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2005-01-11

CNN Fires Crossfire, Tucker Carlson Moves to MSNBC

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The new president of CNN, Jonathan Klein, announced last week the network has ended its relationship with conservative commentator Tucker Carlson and will soon cancel its long-running program, Crossfire. We hear an excerpt of Crossfire featuring Jon Stewart of the The Daily Show and speak with Steve Rendall of Fairness and Accuracy in Reporting. [includes rush transcript]

The new president of CNN, Jonathan Klein, announced last week the network has ended its relationship with conservative commentator Tucker Carlson and will soon cancel its long-running program, Crossfire.

Carlson said he had actually quit Crossfire last April and had agreed to stay on until his contract expired. He said he had a deal in place for a job as the host of a nightly talk program on rival MSNBC.

Klein said "[Tucker Carlson] wanted to host a prime-time show in which he would put on live guests and have spirited debate. That’s not the kind of show CNN is going to be doing."

Instead, Klein said he wanted to move CNN away from what he called "head-butting debate shows," which have become the staple of much of all-news television in the prime-time hours, especially at the Fox News. Klein said "CNN is a different animal. We report the news. Fox talks about the news."

Klein specifically cited the criticism that comedian Jon Stewart of The Daily Show leveled at Crossfire when he was a guest on the program during the presidential campaign. Stewart said that ranting partisan political shows on cable were "hurting America."

Transcript

This is a rush transcript. Copy may not be in its final form.

AMY GOODMAN: The new President of CNN, Jonathan Klein, announced last week the network has ended its relationship with conservative commentator Tucker Carlson and will soon cancel its long-running daily political (if you can call it) discussion program, Crossfire. Carlson said he’d actually quit Crossfire last April and had agreed to stay on until his contract expired. He said he had a deal in place for a job as host of a nightly talk program on MSNBC. Klein said, quote, "Tucker Carlson wanted to host a prime-time show in which he would put on live guests and have spirited debate. That’s not the kind of show CNN is going to be doing." Instead, Klein said, he wanted to move CNN away from what he called "head-butting debate shows" which have become the staple of much of all-news television in the prime time hours, especially at Fox News. Klein said, quote, "CNN is a different animal. We report the news, Fox talks about the news." Klein specifically cited the criticism that comedian Jon Stewart of the Daily Show leveled at Crossfire when he was a guest on the program during the presidential campaign. Jon Stewart said that ranting partisan political shows on cable are "hurting America."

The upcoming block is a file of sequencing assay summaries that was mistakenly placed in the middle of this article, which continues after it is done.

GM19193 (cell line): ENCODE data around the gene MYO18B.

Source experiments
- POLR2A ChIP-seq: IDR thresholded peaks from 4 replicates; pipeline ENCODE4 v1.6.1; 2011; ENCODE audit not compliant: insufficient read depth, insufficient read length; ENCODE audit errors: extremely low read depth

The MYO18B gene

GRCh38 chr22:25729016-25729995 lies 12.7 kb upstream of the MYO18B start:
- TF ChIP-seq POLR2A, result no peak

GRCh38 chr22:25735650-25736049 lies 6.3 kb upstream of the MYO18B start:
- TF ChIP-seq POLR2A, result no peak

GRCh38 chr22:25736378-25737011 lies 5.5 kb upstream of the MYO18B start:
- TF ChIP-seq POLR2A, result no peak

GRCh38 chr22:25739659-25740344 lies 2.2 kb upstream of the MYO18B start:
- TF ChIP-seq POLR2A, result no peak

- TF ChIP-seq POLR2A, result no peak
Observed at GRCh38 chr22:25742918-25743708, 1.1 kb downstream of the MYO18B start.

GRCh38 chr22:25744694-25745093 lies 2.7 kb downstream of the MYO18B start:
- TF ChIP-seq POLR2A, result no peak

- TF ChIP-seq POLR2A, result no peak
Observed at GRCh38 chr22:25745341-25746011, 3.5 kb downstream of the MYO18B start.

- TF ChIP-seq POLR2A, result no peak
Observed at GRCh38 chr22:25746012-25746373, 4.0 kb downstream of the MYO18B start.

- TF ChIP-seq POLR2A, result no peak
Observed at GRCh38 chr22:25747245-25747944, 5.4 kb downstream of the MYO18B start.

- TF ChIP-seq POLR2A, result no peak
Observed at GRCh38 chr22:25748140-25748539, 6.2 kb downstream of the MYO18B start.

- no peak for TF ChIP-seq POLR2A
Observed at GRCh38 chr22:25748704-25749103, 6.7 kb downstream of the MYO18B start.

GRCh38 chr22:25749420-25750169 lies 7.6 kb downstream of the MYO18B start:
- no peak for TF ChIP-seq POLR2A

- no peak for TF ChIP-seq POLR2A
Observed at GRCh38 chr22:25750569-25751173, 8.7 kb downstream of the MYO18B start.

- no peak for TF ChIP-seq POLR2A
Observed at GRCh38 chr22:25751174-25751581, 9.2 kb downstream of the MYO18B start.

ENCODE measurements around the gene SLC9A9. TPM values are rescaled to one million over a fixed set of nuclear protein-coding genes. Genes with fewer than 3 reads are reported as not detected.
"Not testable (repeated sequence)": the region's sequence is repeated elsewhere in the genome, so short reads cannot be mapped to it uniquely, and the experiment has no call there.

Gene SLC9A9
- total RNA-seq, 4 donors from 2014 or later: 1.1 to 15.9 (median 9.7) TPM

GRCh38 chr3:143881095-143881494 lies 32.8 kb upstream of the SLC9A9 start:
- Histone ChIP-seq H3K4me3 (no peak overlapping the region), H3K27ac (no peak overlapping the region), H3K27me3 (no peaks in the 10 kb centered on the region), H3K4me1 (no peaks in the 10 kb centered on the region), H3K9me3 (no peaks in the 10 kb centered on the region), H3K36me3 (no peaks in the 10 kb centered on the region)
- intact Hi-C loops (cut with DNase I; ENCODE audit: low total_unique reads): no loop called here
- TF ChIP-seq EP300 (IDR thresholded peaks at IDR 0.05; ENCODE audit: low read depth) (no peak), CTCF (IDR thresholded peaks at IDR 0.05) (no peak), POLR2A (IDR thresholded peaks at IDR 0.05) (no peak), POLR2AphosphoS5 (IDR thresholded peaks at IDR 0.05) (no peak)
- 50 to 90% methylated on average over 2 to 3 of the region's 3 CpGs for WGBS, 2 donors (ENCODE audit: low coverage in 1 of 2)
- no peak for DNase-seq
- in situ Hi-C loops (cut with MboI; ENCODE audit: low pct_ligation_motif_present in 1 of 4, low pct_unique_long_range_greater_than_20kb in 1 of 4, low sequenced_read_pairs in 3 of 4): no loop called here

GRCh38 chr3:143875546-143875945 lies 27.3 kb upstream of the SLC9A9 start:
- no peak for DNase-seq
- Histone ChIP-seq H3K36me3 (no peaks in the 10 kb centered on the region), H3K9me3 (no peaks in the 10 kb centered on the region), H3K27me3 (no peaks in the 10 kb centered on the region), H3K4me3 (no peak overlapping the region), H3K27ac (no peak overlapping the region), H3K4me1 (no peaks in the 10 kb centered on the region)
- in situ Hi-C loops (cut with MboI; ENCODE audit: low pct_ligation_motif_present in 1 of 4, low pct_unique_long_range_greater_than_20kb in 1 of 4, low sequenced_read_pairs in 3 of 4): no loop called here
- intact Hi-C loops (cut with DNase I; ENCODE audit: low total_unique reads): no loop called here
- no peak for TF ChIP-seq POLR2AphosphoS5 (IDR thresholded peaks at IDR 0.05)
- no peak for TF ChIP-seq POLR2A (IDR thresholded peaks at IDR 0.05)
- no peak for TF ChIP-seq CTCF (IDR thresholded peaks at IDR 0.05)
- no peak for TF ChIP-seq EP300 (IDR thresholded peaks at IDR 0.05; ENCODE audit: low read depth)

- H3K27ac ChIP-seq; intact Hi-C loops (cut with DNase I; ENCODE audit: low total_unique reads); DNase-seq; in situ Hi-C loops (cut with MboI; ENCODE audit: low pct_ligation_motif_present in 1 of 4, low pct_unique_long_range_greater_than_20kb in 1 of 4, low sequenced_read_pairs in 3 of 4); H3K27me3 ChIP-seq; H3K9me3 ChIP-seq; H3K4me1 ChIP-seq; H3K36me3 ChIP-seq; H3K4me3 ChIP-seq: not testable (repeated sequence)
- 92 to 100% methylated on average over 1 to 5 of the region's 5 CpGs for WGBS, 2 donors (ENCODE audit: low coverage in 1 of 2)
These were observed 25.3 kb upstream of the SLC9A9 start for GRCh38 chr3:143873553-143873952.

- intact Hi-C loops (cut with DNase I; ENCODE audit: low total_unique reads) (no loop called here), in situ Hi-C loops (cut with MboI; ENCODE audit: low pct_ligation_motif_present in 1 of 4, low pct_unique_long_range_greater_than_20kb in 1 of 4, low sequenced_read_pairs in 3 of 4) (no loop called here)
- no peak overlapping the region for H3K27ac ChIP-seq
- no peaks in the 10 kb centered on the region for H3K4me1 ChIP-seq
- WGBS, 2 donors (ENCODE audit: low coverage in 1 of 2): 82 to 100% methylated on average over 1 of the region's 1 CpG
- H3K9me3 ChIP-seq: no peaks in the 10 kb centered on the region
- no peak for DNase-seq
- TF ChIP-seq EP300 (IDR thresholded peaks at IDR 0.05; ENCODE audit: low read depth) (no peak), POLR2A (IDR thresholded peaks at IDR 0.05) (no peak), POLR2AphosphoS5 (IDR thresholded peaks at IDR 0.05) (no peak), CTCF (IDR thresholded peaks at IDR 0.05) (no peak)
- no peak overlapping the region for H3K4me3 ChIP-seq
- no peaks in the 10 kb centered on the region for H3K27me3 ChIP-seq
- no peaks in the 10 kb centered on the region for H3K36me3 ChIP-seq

JON STEWART: I made a special effort to come on the show today because I have privately, amongst my friends and also in occasional newspapers and television shows, mentioned this show as being … bad. And — and I wanted to — I felt that that wasn’t fair and I should come here and tell you that I don’t — it’s not so much that it’s bad, as it’s hurting America. So I wanted to come here today — {inaudible]

JON STEWART: Here’s what I wanted to tell you guys.

TUCKER CARLSON: Yeah.

JON STEWART: Stop. Stop, stop, stop, stop, hurting America. —- And come work for us, because we as the people -—

TUCKER CARLSON: How do you pay?

JON STEWART: The people — not well.

PAUL BEGALA: Better than CNN, I’m sure.

JON STEWART: But you can sleep at night. See, the thing is we need your — your help. Right now, you’re helping the politicians, and the corporations, and we’re left out there to mow our lawns.

PAUL BEGALA: By beating up on them? You just said we’re too rough on them when they make mistakes.

JON STEWART: No, no, no, you’re not too rough on them. You’re part of their strategies. You’re partisan, what do you call it, hacks?